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Medical Services in New Zealand and The Pacific

IX: Repatriation of Sick and Wounded Prisoners of War and Medical Protected Personnel

IX: Repatriation of Sick and Wounded Prisoners of War and Medical Protected Personnel

As prisoners of war members of medical units were entitled to repatriation as protected personnel under the Geneva Convention, which also included similar provisions for sick and wounded prisoners of war. Repatriation was finally arranged on an exchange basis in a neutral country. The first medical group to be repatriated were 4 medical officers and 22 other ranks, NZMC, and 5 NZDC personnel and stretcher-bearers, who were repatriated from Italy in April 1942 via Smyrna. They reached Alexandria on 11 April. Most had been taken prisoner at Sidi Rezegh in November 1941. In conformity with the British custom it was decided that in 2 NZEF repatriated medical personnel should be employed on a front other than that on which they were taken prisoner. This group was therefore returned to New Zealand in June and some saw further service in the Pacific theatre.

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In April, May and June 1943 three further similar drafts of protected personnel were repatriated from Italy. The medical personnel numbered 5 officers and 138 other ranks, while sickness cases also returned were 4 officers and 33 other ranks. In Egypt hospitalisation and medical boarding was arranged for all invalids. At this stage the policy was revised and protected repatriated personnel who desired to remain in 2 NZEF were allowed to do so, it being decided that protected personnel were in a different category. A small number volunteered to remain in the Middle East, but most were returned to New Zealand.

After the capitulation of Italy in September 1943 small numbers of prisoners made their escape and reached Allied lines in Italy in the succeeding months. Some required hospital treatment and medical boarding.

The Germans at first refused to consider repatriation for anyone but consented after their huge losses at the close of the North African campaign. No fit medical officers were allowed to leave Germany.

On 3 November 1943 the first group of invalids and protected personnel to be repatriated from Germany reached Cairo via Spain. The New Zealand invalids numbered 6 officers and 159 other ranks, including amputees and blind, and protected personnel consisted of 1 officer and 218 other ranks. A like number of Australians was also involved in this repatriation, and as there was no AIF medical organisation in the Middle East at that stage, the hospitalisation, accommodation and return of the Australians was gladly accepted by 2 NZEF medical services. Some were also sent to the United Kingdom via Spain at this time.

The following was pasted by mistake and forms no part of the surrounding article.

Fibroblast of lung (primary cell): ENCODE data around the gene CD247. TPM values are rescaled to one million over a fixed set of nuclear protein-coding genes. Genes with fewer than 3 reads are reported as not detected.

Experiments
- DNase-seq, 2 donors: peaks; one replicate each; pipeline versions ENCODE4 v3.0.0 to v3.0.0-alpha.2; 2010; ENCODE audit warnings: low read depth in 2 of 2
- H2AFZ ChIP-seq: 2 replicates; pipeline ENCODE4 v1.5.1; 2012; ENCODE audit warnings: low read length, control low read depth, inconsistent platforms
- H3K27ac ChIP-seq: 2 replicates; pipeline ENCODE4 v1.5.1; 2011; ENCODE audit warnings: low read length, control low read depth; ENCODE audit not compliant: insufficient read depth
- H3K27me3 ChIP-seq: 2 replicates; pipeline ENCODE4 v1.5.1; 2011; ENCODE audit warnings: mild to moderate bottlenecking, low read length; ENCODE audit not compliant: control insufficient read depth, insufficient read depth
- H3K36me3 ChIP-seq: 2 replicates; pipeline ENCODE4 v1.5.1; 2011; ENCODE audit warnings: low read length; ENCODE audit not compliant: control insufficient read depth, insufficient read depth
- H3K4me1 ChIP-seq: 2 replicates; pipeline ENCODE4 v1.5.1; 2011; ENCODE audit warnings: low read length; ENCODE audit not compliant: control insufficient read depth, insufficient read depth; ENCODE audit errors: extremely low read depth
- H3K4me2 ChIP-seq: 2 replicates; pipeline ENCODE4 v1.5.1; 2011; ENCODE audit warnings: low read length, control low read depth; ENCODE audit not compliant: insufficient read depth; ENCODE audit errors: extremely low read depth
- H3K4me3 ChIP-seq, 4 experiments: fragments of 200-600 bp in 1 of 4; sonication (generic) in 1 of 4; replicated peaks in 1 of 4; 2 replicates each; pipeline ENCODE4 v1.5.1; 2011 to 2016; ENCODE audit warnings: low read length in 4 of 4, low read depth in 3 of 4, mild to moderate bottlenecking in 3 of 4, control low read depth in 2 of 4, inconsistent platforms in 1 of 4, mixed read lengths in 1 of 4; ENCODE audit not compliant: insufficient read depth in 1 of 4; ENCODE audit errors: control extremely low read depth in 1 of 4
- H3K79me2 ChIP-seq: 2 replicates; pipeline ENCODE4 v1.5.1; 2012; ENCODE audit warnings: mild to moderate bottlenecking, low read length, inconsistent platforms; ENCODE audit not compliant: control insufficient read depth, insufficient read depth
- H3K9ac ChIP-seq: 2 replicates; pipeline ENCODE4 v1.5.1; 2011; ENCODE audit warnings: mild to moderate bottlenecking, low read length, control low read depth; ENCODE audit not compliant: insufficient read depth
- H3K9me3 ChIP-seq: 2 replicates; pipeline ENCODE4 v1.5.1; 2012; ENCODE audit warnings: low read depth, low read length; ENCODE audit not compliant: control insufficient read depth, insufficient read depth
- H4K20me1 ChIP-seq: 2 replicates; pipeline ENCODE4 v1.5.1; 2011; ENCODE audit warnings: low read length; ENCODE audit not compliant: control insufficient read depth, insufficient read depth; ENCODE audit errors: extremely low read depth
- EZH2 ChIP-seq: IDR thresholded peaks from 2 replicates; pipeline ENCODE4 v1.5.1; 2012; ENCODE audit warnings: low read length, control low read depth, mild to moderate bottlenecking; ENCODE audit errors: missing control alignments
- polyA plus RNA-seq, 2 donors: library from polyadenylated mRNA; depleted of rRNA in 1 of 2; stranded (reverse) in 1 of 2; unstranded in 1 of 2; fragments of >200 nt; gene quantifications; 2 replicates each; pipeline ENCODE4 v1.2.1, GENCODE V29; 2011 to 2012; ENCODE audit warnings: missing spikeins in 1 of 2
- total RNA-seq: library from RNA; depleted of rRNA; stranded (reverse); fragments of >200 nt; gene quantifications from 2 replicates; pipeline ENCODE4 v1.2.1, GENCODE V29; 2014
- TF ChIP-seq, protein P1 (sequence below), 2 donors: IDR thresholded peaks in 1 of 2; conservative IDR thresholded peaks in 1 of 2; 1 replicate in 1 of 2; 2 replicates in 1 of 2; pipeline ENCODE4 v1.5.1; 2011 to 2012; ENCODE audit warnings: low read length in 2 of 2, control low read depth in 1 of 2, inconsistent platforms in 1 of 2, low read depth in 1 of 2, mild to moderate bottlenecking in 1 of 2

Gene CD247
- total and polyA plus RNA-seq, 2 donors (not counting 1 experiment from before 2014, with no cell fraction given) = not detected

All those who were repatriated could tell tales of trial and hardship but their morale was high. They were all unanimous that Red Cross parcels were a major factor in keeping them alive in the period of their captivity. Their appreciation of the Red Cross was such that one group of New Zealanders voluntarily subscribed no less a sum than £1814 to the New Zealand Red Cross Society within a few days of their return to Egypt.

In May 1944 another group reached Egypt from Germany via Spain. It included 1 officer and 13 other ranks as protected personnel and 47 invalids. Repatriation of a much larger number of medical personnel, including officers, was planned for May 1944; and in fact all arrangements were made for the great changeover in British medical staff that would necessarily ensue. At the last moment the repatriation of all fit medical personnel was stopped. The only medical officers from Greece and Crete to be repatriated before the end of the war were those who were recommended by the page 151 Mixed Medical Commission, which came once every six months. Then on 8 February 1945 a further group of eighty-two invalids reached Egypt following another exchange with Germany of sick and wounded prisoners of war.

By March 1945 the Russian advance liberated some thousands of Allied prisoners of war in camps in Poland and East Prussia. Of these, seventy-three New Zealanders reached Egypt via Odessa in March 1945, while there were three medical officers and some other ranks in a group which reached Naples through Odessa on 2 April 1945. With the rapid final advance into Germany a small number of prisoners of war was flown south to Italy in succeeding months, but the bulk of New Zealand prisoners of war reached England by air from western Europe in May 1945. The hospitalisation and medical boarding of the latter group is covered in the section on the New Zealand Medical Services with the Repatriation Group in the United Kingdom.